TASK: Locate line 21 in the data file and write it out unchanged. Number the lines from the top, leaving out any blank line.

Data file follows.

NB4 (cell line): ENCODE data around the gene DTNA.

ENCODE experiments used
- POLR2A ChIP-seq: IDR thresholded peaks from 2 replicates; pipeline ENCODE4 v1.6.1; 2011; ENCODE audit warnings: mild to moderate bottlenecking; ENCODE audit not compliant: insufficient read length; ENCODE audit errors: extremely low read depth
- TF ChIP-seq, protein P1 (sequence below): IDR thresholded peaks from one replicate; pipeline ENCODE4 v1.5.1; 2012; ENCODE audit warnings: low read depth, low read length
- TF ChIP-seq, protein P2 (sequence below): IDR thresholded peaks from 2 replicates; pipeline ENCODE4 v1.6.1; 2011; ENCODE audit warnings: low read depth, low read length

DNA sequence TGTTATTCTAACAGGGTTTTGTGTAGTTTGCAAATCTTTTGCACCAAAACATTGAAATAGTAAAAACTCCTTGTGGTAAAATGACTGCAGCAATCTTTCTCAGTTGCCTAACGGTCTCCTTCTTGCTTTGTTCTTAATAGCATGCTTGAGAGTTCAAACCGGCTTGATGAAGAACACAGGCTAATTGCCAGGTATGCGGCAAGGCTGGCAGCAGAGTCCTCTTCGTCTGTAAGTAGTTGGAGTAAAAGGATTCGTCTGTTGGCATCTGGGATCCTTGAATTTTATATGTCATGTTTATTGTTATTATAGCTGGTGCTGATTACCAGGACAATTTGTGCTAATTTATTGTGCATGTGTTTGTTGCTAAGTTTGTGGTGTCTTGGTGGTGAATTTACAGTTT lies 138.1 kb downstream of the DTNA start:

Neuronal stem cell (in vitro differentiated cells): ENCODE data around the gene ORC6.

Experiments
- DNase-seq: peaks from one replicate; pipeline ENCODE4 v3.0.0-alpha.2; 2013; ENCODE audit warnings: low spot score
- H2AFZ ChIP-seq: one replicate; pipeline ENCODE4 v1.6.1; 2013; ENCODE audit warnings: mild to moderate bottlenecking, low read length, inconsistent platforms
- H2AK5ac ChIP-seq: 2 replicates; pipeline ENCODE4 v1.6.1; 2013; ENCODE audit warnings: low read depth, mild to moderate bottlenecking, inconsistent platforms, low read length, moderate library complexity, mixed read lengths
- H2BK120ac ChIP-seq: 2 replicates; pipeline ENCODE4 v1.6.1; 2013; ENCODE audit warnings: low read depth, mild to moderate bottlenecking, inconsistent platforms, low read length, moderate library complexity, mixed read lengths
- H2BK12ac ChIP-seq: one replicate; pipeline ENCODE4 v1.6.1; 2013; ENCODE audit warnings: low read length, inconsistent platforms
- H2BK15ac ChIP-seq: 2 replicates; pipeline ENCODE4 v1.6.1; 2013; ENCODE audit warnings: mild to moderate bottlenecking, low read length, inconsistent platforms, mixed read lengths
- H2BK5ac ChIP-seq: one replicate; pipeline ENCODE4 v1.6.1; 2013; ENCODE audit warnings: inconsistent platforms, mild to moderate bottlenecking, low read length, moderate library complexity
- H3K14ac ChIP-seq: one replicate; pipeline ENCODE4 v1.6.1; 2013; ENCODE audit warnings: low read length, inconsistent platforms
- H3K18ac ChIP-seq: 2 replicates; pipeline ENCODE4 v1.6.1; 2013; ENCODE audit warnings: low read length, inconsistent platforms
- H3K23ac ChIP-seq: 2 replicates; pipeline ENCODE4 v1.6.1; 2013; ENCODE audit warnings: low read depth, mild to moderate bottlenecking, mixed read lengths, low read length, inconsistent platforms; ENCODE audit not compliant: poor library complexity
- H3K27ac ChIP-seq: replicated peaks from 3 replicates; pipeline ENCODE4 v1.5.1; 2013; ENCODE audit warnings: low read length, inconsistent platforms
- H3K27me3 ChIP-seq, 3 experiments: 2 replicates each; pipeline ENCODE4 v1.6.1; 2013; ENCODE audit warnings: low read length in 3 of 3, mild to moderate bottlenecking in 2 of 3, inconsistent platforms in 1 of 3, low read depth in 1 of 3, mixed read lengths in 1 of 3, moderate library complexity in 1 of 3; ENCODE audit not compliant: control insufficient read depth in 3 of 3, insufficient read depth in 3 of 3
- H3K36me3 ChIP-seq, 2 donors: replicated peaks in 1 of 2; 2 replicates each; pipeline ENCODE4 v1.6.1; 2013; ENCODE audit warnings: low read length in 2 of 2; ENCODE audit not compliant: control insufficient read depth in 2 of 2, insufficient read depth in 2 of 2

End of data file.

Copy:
- H3K36me3 ChIP-seq, 2 donors: replicated peaks in 1 of 2; 2 replicates each; pipeline ENCODE4 v1.6.1; 2013; ENCODE audit warnings: low read length in 2 of 2; ENCODE audit not compliant: control insufficient read depth in 2 of 2, insufficient read depth in 2 of 2